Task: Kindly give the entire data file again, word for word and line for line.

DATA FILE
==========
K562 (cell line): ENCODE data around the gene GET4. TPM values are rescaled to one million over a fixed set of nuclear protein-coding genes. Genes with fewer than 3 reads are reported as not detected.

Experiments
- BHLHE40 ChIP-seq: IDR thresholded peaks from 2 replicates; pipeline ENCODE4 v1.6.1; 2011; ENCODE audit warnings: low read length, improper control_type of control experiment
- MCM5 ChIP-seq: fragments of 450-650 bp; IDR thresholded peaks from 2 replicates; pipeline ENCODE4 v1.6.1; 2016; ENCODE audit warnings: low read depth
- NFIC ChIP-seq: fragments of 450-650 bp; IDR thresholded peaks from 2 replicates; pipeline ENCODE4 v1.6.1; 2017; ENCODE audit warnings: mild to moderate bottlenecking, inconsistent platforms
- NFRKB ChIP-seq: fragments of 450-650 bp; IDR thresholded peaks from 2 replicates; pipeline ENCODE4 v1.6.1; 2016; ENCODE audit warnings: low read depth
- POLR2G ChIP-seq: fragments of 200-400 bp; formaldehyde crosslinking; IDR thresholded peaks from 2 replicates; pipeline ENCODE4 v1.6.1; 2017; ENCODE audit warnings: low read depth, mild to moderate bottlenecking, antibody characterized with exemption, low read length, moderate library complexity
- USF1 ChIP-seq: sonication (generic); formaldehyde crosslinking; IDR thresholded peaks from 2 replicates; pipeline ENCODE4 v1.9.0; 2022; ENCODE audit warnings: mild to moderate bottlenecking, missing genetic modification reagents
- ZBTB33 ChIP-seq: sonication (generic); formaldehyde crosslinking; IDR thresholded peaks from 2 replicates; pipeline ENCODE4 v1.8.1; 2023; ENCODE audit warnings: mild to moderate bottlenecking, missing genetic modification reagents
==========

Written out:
K562 (cell line): ENCODE data around the gene GET4. TPM values are rescaled to one million over a fixed set of nuclear protein-coding genes. Genes with fewer than 3 reads are reported as not detected.

Experiments
- BHLHE40 ChIP-seq: IDR thresholded peaks from 2 replicates; pipeline ENCODE4 v1.6.1; 2011; ENCODE audit warnings: low read length, improper control_type of control experiment
- MCM5 ChIP-seq: fragments of 450-650 bp; IDR thresholded peaks from 2 replicates; pipeline ENCODE4 v1.6.1; 2016; ENCODE audit warnings: low read depth
- NFIC ChIP-seq: fragments of 450-650 bp; IDR thresholded peaks from 2 replicates; pipeline ENCODE4 v1.6.1; 2017; ENCODE audit warnings: mild to moderate bottlenecking, inconsistent platforms
- NFRKB ChIP-seq: fragments of 450-650 bp; IDR thresholded peaks from 2 replicates; pipeline ENCODE4 v1.6.1; 2016; ENCODE audit warnings: low read depth
- POLR2G ChIP-seq: fragments of 200-400 bp; formaldehyde crosslinking; IDR thresholded peaks from 2 replicates; pipeline ENCODE4 v1.6.1; 2017; ENCODE audit warnings: low read depth, mild to moderate bottlenecking, antibody characterized with exemption, low read length, moderate library complexity
- USF1 ChIP-seq: sonication (generic); formaldehyde crosslinking; IDR thresholded peaks from 2 replicates; pipeline ENCODE4 v1.9.0; 2022; ENCODE audit warnings: mild to moderate bottlenecking, missing genetic modification reagents
- ZBTB33 ChIP-seq: sonication (generic); formaldehyde crosslinking; IDR thresholded peaks from 2 replicates; pipeline ENCODE4 v1.8.1; 2023; ENCODE audit warnings: mild to moderate bottlenecking, missing genetic modification reagents